Premier League Team of the Weekend, Nov. 29-30
After each round of Premier League fixtures, ESPN FC brings you its Team of the Weekend. Our panel of experts carefully selects 11 star performers, along with a manager.
Do you agree or disagree? You can have your say on those picked or overlooked in the comments section at the foot of the article or on Twitter using the hashtag #TOTW. Plus, tune in to Monday's "ESPN FC" (5:30 p.m. ET, ESPN2) for more reaction.
Goalkeeper: There's trouble right off the bat this week, in the form of three goalkeeping choices from our panel. Gab Marcotti plumps for Costel Pantilimon, who helped Sunderland shut out Chelsea for the first time this season, while Steve Nicol opts for the custodian at the other end in that clash, Thibaut Courtois. Paul Mariner reckons neither of them can hold a candle to QPR's Rob Green in terms of volume of work, as 19 attempts rained down on the former England stopper's net at Loftus Road. A string of fine saves ensured a vital win for Rangers and secures his TOTW place.
Right-back: "Glen Johnson's brave header could be a turning point for Liverpool," says Nicol, and that is almost entirely the reason why the right-back takes his place in TOTW. He didn't have the most scintillating game for Liverpool -- nobody did -- but who's to say we won't be reflecting on it in a month and slapping Johnson on the back for igniting their season after the Reds win five in a row? As Marcotti rightly opines, "He's had some very tough times recently, but he shows professionalism and commitment and is rewarded with that late winner (as well as a boot to the head)."
Centre-back: Chris Smalling is clearly a strong man. Lambasted after his rash red card in the Manchester derby, he has come back better and has even added a credible goal threat to his armoury. He kick-started a thrashing of Hull City (though the dubious goal panel might insist on taking a look), yet another occasion in which Steve Bruce failed to register a win over his old club as a manager. As Marcotti points out, the England defender has had "nightmares" this season, but both he and Mariner were impressed with the character and leadership Smalling showed all afternoon long.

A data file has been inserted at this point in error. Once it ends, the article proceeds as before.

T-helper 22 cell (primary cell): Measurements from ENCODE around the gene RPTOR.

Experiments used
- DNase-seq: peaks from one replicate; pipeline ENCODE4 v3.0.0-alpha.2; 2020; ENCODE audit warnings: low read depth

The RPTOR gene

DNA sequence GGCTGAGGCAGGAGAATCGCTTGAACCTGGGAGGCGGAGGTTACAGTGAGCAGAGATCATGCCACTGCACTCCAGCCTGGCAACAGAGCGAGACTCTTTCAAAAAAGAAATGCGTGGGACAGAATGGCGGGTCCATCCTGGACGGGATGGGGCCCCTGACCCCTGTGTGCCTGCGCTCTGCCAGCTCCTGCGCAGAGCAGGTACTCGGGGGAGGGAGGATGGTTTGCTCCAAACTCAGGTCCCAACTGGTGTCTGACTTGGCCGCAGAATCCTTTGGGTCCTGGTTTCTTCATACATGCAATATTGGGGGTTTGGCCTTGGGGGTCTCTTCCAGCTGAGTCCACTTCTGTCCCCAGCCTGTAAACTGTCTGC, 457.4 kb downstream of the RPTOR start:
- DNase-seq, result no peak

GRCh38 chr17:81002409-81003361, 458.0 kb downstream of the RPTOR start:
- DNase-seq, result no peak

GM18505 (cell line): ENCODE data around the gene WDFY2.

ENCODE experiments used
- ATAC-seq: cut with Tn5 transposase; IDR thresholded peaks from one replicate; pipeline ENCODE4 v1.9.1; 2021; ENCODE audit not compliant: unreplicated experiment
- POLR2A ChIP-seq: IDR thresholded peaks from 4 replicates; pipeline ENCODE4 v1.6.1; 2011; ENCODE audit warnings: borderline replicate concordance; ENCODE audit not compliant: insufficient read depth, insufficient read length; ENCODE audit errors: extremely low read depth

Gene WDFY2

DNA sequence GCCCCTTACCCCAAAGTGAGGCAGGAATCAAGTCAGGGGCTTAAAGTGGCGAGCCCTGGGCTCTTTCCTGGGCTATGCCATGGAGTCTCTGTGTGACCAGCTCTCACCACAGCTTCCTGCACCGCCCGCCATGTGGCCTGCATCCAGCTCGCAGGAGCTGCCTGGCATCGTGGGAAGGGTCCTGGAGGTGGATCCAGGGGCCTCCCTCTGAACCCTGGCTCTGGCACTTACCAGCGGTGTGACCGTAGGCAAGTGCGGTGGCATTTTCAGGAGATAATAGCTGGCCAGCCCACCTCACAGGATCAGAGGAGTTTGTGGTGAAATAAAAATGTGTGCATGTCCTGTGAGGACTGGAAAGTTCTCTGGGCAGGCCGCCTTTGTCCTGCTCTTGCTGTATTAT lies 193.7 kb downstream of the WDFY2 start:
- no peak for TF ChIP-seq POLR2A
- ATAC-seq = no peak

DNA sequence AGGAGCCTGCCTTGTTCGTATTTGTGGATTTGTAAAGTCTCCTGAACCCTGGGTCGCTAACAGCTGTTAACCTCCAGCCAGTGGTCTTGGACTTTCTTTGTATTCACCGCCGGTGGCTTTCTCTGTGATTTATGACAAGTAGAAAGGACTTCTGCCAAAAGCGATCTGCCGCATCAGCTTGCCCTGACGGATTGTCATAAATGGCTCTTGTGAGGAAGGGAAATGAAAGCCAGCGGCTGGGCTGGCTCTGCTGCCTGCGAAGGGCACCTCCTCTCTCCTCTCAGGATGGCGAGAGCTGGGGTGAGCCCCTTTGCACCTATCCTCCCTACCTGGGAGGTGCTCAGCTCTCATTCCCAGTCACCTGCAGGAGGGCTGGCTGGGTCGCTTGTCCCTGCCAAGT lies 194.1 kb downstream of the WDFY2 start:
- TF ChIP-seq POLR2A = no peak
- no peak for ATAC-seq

Centre-back: There are three options for Smalling's partner: Steven Caulker (Mariner), Kolo Toure (Nicol) and Ciaran Clark (Marcotti). As ever, all have valid claims: Toure for an assured performance in a vital clean sheet for Liverpool, Clark in a hard-fought 1-1 draw at Turf Moor, and Caulker for providing an assist and keeping his head in a classic Premier League encounter that averaged more than one attempt on goal every two minutes. In lieu of our stalemate, an extra opinion is useful, so thanks to QPR coach Glenn Hoddle for conveying that this was Caulker's best display of the season. He's in.
Left-back: Newcastle's winning run came to an abrupt end at Upton Park thanks to a match-deciding goal that was the football equivalent of beauty and the beast. While most fans inside the stadium were chuckling at Cheikhou Kouyate's shank from outside the area, Aaron Cresswell was charging into the box, alert to the possibilities. The left-back, who was tidy in everything he did during the game, gleefully galloped into the area and turned home his first topflight goal. Marcotti hailed his "sheer belief and bloody mindedness" for the winner but also his all-round display, while Mariner labels him a "great signing" by Big Sam.
Midfield: A tabloid headline writer's dream, Leroy Fer finally makes his way into our TOTW after a tireless display in the undisputed match of the weekend at Loftus Road. The Dutchman was involved in a fair few of those 51 goal attempts -- the most since Opta records began in 2006-07 -- and had a hand in Charlie Austin's winner in an action-packed 90 minutes. Fer also grabbed his first goal for the club. Mariner hails Fer's "prodigious appetite" for the midfield scrap, while Marcotti pays tribute to the 24-year-old's "brains and brawn."